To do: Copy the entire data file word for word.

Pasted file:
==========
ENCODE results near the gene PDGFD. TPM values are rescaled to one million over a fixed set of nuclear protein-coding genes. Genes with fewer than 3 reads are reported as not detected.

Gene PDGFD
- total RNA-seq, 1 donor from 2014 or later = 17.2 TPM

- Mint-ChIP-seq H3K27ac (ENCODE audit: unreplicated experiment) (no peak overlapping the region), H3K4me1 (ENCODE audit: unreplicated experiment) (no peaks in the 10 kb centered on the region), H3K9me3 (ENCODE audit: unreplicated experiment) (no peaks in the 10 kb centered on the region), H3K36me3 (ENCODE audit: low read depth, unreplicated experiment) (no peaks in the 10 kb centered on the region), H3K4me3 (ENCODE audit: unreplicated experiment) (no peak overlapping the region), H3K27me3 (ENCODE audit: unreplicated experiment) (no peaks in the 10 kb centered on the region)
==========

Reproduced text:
ENCODE results near the gene PDGFD. TPM values are rescaled to one million over a fixed set of nuclear protein-coding genes. Genes with fewer than 3 reads are reported as not detected.

Gene PDGFD
- total RNA-seq, 1 donor from 2014 or later = 17.2 TPM

- Mint-ChIP-seq H3K27ac (ENCODE audit: unreplicated experiment) (no peak overlapping the region), H3K4me1 (ENCODE audit: unreplicated experiment) (no peaks in the 10 kb centered on the region), H3K9me3 (ENCODE audit: unreplicated experiment) (no peaks in the 10 kb centered on the region), H3K36me3 (ENCODE audit: low read depth, unreplicated experiment) (no peaks in the 10 kb centered on the region), H3K4me3 (ENCODE audit: unreplicated experiment) (no peak overlapping the region), H3K27me3 (ENCODE audit: unreplicated experiment) (no peaks in the 10 kb centered on the region)